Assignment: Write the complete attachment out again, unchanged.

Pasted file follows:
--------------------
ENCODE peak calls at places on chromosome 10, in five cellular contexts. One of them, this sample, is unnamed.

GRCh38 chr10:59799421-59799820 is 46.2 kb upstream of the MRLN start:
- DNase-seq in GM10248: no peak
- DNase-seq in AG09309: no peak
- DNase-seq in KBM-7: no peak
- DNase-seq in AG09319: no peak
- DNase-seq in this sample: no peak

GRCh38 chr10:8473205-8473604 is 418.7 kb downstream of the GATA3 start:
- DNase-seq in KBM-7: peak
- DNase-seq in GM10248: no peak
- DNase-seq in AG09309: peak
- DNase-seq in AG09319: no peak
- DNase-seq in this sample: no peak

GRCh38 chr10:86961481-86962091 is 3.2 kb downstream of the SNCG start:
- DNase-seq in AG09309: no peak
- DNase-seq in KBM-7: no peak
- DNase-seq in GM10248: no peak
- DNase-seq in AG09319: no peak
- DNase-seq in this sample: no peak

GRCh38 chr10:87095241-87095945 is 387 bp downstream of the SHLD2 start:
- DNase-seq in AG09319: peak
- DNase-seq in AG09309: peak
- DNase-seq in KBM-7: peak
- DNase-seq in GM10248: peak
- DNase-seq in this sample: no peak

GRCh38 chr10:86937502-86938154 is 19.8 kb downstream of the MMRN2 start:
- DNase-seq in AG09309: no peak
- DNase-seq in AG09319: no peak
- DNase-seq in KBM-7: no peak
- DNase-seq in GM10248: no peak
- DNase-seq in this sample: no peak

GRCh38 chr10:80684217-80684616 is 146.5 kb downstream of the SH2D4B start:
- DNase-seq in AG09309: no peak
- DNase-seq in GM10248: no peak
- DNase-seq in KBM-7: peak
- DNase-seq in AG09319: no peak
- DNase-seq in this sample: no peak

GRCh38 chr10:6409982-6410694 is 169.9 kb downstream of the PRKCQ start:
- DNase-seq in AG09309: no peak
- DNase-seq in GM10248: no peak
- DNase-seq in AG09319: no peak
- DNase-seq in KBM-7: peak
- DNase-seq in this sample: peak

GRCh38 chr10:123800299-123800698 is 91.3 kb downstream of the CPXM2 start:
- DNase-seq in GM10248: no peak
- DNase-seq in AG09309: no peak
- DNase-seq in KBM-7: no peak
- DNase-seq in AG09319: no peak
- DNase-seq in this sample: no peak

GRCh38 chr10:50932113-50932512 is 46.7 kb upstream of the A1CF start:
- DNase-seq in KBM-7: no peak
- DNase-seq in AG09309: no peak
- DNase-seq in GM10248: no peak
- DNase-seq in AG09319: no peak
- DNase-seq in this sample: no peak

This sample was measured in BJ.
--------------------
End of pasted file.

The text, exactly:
ENCODE peak calls at places on chromosome 10, in five cellular contexts. One of them, this sample, is unnamed.

GRCh38 chr10:59799421-59799820 is 46.2 kb upstream of the MRLN start:
- DNase-seq in GM10248: no peak
- DNase-seq in AG09309: no peak
- DNase-seq in KBM-7: no peak
- DNase-seq in AG09319: no peak
- DNase-seq in this sample: no peak

GRCh38 chr10:8473205-8473604 is 418.7 kb downstream of the GATA3 start:
- DNase-seq in KBM-7: peak
- DNase-seq in GM10248: no peak
- DNase-seq in AG09309: peak
- DNase-seq in AG09319: no peak
- DNase-seq in this sample: no peak

GRCh38 chr10:86961481-86962091 is 3.2 kb downstream of the SNCG start:
- DNase-seq in AG09309: no peak
- DNase-seq in KBM-7: no peak
- DNase-seq in GM10248: no peak
- DNase-seq in AG09319: no peak
- DNase-seq in this sample: no peak

GRCh38 chr10:87095241-87095945 is 387 bp downstream of the SHLD2 start:
- DNase-seq in AG09319: peak
- DNase-seq in AG09309: peak
- DNase-seq in KBM-7: peak
- DNase-seq in GM10248: peak
- DNase-seq in this sample: no peak

GRCh38 chr10:86937502-86938154 is 19.8 kb downstream of the MMRN2 start:
- DNase-seq in AG09309: no peak
- DNase-seq in AG09319: no peak
- DNase-seq in KBM-7: no peak
- DNase-seq in GM10248: no peak
- DNase-seq in this sample: no peak

GRCh38 chr10:80684217-80684616 is 146.5 kb downstream of the SH2D4B start:
- DNase-seq in AG09309: no peak
- DNase-seq in GM10248: no peak
- DNase-seq in KBM-7: peak
- DNase-seq in AG09319: no peak
- DNase-seq in this sample: no peak

GRCh38 chr10:6409982-6410694 is 169.9 kb downstream of the PRKCQ start:
- DNase-seq in AG09309: no peak
- DNase-seq in GM10248: no peak
- DNase-seq in AG09319: no peak
- DNase-seq in KBM-7: peak
- DNase-seq in this sample: peak

GRCh38 chr10:123800299-123800698 is 91.3 kb downstream of the CPXM2 start:
- DNase-seq in GM10248: no peak
- DNase-seq in AG09309: no peak
- DNase-seq in KBM-7: no peak
- DNase-seq in AG09319: no peak
- DNase-seq in this sample: no peak

GRCh38 chr10:50932113-50932512 is 46.7 kb upstream of the A1CF start:
- DNase-seq in KBM-7: no peak
- DNase-seq in AG09309: no peak
- DNase-seq in GM10248: no peak
- DNase-seq in AG09319: no peak
- DNase-seq in this sample: no peak

This sample was measured in BJ.